America's most famous dysfunctional cartoon family, The Simpsons, this week marks two decades of making the world laugh while offering alternative television therapy to millions of fans.
The now distinctive yellow characters of Homer, Maggie and their children, the intellectually-challenged Bart, his smart sister Lisa and pacifier-sucking baby Maggie first burst onto American TV screens on December 17, 1989.
Over the past 20 years, they have entered into the national and global consciousness as an icon of television entertainment.
The Fox network show's influence on popular American culture was highlighted when The Simpsons were idolized on US postage stamps earlier this year, and in November Marge Simpson was the cover girl for Playboy magazine.
The gravelly-voiced Marge, whose upswept blue hair-do defies gravity, became the first cartoon character to grace the cover of the magazine, more known for featuring movie stars, athletes and other celebrities in states of undress.
The show's success has surprised even creator Matt Groening and executive producer Al Jean, the creative pens behind the family which lives in the shadow of a nuclear reactor in a fictional town called Springfield.
"I knew that the show would be a success, but I didn't know that it would be so big, last so long and become a global phenomenon," Groening said earlier this year.
"The Simpsons immediately struck a chord with viewers across the country as it poked fun at itself and everything in its wake," Fox studios said in a statement.
"With its subversive humor and delightful wit, the series has made an indelible imprint on American pop culture, and the family members have become television icons."
The series is now the longest running comedy in US television history, and has received numerous awards.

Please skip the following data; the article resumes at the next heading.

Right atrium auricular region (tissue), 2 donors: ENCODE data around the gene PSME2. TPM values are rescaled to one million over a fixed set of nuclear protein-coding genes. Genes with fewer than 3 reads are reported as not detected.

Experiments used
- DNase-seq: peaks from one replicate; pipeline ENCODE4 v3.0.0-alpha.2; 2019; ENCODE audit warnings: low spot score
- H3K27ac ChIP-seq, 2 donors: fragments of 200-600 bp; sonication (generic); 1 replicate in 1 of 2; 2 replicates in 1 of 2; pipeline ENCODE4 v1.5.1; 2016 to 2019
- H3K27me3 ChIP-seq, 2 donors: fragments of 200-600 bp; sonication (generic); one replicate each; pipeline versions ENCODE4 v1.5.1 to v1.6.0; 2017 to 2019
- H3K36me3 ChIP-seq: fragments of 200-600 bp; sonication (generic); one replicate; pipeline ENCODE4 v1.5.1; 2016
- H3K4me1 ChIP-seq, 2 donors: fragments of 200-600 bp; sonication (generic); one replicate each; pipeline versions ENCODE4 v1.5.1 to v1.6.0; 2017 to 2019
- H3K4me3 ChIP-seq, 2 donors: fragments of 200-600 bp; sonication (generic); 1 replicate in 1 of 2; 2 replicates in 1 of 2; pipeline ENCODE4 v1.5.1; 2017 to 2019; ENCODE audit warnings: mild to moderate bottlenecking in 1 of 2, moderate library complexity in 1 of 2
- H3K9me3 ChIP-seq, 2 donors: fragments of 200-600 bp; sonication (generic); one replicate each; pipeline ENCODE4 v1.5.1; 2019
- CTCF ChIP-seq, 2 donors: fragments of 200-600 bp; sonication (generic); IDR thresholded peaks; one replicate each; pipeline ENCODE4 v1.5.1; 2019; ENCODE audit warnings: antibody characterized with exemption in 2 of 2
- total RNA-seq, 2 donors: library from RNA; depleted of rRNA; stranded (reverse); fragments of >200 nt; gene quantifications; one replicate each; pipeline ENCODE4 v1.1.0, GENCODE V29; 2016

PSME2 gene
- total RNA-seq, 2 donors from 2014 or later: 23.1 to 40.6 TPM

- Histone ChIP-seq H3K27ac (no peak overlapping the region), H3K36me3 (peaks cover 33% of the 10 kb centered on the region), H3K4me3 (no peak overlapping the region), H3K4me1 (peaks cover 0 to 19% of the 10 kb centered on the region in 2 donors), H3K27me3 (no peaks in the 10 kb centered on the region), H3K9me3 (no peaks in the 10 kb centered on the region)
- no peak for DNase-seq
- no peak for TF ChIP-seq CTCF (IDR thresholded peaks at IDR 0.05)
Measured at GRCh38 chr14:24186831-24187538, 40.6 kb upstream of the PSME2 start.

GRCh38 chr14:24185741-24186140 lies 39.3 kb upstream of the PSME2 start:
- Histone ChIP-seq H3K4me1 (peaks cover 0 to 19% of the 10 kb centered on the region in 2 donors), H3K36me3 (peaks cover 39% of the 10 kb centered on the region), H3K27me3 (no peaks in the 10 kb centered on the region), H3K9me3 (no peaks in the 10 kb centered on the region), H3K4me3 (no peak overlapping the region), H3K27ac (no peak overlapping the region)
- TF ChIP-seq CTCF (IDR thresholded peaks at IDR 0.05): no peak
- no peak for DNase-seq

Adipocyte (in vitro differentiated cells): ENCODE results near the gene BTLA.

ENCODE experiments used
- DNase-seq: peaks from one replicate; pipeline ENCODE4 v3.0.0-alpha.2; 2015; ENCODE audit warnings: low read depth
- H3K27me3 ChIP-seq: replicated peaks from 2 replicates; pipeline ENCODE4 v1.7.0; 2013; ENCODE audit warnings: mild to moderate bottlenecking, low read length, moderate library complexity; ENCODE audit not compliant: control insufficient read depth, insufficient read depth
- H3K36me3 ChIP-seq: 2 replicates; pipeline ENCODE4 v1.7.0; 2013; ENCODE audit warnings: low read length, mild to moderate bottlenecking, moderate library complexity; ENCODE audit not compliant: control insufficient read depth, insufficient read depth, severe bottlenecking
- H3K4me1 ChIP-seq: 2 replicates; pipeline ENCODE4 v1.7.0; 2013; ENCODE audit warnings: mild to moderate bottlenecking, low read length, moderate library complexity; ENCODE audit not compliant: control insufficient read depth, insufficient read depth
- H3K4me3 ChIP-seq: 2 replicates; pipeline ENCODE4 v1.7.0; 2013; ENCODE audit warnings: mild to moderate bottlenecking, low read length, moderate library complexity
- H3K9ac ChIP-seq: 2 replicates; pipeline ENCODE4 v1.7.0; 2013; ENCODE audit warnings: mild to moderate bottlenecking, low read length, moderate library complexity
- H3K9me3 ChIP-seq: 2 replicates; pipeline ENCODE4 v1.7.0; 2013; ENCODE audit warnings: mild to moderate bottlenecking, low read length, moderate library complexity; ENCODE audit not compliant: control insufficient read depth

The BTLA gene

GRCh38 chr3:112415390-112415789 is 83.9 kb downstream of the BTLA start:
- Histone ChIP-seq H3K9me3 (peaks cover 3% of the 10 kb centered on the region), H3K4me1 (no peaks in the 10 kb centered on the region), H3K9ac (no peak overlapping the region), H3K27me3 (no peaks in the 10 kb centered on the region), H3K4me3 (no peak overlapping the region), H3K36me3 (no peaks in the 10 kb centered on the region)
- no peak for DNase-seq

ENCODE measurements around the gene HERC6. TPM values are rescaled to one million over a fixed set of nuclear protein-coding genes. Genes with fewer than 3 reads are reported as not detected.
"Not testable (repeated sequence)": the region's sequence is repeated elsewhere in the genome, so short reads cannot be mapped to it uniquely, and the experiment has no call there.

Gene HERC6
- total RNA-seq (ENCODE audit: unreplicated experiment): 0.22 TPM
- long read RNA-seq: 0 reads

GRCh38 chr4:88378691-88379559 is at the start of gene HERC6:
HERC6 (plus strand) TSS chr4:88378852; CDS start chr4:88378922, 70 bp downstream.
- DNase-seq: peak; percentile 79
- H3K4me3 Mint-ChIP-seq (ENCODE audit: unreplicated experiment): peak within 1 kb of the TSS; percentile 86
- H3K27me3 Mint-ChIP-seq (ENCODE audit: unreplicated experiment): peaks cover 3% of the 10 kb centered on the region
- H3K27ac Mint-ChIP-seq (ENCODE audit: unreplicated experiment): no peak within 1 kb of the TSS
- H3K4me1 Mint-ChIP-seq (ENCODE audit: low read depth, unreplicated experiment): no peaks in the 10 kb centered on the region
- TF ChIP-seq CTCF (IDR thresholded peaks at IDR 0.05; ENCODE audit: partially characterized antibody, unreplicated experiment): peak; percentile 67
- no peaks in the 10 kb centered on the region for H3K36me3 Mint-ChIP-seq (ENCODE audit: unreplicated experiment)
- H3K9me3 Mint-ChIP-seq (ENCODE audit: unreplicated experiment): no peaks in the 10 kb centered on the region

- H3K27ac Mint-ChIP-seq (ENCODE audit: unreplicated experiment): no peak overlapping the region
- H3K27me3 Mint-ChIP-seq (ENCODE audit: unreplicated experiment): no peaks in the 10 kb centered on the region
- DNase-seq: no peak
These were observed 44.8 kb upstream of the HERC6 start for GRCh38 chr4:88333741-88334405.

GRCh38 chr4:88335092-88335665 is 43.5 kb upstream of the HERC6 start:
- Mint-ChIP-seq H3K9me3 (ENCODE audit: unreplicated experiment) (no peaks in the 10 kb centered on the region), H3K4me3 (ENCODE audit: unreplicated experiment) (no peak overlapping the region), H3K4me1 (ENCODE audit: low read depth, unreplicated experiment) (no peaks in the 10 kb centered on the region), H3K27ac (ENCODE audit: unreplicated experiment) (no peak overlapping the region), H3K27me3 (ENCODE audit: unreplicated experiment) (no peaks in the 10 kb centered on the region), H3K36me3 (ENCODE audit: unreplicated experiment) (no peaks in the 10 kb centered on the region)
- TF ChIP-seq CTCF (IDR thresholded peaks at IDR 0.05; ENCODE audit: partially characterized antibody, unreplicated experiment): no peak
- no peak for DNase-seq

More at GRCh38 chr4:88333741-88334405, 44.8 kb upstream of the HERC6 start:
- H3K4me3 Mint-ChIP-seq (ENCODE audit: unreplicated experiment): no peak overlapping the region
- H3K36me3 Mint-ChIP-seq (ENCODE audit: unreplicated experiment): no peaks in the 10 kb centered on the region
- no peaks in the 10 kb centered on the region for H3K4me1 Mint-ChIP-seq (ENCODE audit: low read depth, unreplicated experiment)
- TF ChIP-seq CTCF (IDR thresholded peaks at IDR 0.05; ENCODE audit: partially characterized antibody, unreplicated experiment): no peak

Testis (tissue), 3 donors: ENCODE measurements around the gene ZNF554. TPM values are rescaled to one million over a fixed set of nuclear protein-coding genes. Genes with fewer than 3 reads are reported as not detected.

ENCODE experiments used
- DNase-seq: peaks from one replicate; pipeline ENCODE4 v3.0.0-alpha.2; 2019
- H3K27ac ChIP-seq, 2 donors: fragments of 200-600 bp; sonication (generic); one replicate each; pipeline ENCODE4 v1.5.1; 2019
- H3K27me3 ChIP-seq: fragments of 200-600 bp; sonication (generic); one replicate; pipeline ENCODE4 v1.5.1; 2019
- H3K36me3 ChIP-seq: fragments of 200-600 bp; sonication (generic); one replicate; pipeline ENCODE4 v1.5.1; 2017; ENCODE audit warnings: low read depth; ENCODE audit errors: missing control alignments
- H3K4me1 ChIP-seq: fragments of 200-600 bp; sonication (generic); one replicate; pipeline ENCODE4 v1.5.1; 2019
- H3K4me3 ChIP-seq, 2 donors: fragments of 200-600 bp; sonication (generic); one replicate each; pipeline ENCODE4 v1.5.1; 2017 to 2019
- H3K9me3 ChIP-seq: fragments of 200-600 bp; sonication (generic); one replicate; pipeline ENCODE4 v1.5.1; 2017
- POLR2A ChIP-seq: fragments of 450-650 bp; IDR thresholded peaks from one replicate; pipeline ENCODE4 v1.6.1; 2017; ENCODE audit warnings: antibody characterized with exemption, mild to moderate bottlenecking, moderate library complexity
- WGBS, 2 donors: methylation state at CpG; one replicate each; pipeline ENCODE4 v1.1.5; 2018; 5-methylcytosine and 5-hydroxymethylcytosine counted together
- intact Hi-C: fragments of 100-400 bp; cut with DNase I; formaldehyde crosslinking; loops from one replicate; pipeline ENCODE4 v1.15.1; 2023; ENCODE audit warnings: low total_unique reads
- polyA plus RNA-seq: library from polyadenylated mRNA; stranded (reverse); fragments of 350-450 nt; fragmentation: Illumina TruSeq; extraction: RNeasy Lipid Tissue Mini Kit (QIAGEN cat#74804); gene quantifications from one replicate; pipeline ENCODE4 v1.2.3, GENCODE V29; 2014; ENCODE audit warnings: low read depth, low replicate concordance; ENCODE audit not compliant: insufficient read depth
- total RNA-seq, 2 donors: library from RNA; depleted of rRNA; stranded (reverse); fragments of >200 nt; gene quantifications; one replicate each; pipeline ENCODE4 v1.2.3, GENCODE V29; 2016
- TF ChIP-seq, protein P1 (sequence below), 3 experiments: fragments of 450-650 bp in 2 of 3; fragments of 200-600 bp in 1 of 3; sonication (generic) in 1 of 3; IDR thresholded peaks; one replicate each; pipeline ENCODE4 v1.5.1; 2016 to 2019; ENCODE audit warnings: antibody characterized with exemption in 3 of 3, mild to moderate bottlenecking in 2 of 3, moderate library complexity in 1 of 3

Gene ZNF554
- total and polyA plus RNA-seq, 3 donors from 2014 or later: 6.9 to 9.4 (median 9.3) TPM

Fox is planning to mark the 20th birthday with a special documentary about how the world views The Simpsons to be directed by Oscar-nominated filmmaker Morgan Spurlock, star of "Super Size Me" and "30 Days".
"When they first called me about this, I thought it was a prank and I hung up," Spurlock said.
"And then my agent called back and said, 'No, no, this is for real,' at which point I fainted. Then when I woke up, I called everyone I knew because it was the coolest thing I could ever get to do in my career."
The documentary "The Simpsons 20th Anniversary Special in 3D on Ice" will air on January 10.
Numerous celebrities have been lampooned on the show over the decades, including most recently French President Nicolas Sarkozy and his glamorous wife, former model Carla Bruni.
They appeared in a November episode entitled "The Devil Wears Nada" in which bungling paterfamilias, the doughnut-loving Homer and his colleague Carl Carlson visit Paris and bump into Bruni, a cigarette-smoking femme fatale in a stylish ballgown.
After a brief exchange of pleasantries the Bruni character throws herself into Carl's arms and declares: "I want to make love, right now."
While Britain's former prime minister Tony Blair and Fox owner Rupert Murdoch recorded their own voices for their appearances and escaped with a gentle ribbing, the harsher Sarkozy parody appeared without their consent.
So far though no US president, current or former, has ever accepted an invite to appear, although President Barack Obama did send a nice rejection, Jean said earlier this year.
Premiered on the then fledgling Fox channel as a half-hour Christmas special on December 17, 1989 and then as a regular series from January 14, 1990, the success of the Simpsons is a TV legend. Today it is broadcast in 45 languages.
And in 2007 they hit the big screen for the first time with a feature-length film "The Simpsons Movie."
The epic took four years to complete and Groening and Jean said a new film was only a distant possibility.
"I suppose someday there might be a sequel, but not yet," Groening said.Reuse content